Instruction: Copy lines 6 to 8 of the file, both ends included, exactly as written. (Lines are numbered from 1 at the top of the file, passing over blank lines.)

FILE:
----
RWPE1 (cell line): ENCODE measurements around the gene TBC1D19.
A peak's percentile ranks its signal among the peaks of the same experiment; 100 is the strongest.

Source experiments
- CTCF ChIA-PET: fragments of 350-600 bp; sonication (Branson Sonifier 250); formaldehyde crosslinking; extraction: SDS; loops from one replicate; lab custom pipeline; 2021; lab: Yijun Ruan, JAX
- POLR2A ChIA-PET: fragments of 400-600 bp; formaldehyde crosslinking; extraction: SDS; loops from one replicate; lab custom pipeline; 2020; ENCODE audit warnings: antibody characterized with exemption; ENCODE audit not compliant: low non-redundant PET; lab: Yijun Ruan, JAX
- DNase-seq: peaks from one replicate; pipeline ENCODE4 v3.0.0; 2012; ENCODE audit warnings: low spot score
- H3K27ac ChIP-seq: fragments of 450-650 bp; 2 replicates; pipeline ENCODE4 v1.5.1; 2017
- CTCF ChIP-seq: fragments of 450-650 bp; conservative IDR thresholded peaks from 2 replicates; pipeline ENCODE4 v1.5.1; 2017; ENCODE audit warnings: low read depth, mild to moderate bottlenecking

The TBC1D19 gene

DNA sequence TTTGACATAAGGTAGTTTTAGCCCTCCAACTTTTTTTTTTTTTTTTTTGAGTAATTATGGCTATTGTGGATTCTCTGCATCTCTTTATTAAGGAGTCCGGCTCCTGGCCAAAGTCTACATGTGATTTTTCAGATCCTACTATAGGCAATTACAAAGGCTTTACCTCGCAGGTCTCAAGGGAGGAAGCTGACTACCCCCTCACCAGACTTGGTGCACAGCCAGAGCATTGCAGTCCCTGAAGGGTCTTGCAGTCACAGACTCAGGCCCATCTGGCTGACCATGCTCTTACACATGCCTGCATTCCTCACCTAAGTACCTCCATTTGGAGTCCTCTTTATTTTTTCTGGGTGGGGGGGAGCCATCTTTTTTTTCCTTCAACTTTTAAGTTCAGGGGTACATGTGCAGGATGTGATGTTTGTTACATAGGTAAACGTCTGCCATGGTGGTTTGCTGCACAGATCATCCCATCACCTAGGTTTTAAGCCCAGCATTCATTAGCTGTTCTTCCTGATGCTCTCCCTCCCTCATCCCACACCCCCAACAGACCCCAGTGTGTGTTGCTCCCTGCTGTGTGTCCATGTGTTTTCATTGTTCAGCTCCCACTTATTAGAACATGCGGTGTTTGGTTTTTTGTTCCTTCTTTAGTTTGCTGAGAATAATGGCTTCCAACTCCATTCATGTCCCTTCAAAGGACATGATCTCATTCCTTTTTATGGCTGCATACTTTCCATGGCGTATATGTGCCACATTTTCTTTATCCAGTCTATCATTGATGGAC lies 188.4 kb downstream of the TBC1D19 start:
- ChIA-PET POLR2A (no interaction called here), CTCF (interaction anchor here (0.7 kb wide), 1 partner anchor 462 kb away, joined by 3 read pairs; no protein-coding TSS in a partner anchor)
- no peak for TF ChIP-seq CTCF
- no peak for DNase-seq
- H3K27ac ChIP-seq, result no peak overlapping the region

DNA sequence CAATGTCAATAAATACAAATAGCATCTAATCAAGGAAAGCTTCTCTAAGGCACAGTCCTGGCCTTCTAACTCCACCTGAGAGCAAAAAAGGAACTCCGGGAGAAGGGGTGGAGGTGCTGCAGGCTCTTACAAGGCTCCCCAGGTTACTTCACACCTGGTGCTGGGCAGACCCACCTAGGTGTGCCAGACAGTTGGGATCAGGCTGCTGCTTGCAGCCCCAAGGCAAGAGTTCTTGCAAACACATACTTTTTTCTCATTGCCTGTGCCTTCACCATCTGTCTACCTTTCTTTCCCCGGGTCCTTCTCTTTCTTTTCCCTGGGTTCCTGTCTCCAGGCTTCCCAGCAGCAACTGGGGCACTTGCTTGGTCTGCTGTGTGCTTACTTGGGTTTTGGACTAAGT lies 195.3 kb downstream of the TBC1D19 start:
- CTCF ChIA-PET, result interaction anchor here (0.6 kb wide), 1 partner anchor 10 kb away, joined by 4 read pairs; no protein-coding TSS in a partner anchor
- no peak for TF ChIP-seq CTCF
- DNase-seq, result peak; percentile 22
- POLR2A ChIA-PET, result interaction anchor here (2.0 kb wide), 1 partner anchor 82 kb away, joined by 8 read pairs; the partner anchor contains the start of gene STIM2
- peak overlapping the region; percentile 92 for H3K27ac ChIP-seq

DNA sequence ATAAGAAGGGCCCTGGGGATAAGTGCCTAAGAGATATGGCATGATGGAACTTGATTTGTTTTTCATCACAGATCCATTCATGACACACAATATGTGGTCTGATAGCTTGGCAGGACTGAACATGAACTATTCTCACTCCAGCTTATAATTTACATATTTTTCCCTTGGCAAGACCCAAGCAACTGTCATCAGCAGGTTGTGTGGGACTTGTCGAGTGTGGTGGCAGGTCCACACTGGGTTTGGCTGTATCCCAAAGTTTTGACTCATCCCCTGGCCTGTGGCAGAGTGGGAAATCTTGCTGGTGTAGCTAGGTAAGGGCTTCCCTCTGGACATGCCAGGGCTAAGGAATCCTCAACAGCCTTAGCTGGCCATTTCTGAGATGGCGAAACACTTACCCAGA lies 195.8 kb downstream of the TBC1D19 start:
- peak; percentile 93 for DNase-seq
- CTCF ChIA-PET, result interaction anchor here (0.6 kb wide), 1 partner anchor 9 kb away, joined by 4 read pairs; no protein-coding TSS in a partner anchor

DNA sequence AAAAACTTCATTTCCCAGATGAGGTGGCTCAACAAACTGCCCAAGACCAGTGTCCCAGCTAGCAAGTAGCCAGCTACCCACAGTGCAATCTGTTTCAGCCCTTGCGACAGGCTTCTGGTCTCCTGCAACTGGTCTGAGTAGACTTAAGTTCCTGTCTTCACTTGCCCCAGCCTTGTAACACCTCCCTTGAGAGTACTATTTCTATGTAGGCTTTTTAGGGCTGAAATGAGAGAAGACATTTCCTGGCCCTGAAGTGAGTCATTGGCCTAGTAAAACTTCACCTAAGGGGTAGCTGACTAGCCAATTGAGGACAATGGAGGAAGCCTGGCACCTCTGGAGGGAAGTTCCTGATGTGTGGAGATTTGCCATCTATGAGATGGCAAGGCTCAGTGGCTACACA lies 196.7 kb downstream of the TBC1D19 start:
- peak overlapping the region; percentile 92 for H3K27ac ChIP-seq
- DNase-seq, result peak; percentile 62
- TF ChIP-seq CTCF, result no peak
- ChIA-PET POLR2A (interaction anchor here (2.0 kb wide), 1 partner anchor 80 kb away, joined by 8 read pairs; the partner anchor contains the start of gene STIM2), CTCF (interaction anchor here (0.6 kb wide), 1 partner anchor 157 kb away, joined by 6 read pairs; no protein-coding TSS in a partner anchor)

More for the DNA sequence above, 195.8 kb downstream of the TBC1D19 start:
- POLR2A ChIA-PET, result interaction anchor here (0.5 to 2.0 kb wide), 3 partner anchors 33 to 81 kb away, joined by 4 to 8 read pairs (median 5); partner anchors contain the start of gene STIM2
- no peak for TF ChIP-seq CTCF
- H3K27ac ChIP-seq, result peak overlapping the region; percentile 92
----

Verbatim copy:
- DNase-seq: peaks from one replicate; pipeline ENCODE4 v3.0.0; 2012; ENCODE audit warnings: low spot score
- H3K27ac ChIP-seq: fragments of 450-650 bp; 2 replicates; pipeline ENCODE4 v1.5.1; 2017
- CTCF ChIP-seq: fragments of 450-650 bp; conservative IDR thresholded peaks from 2 replicates; pipeline ENCODE4 v1.5.1; 2017; ENCODE audit warnings: low read depth, mild to moderate bottlenecking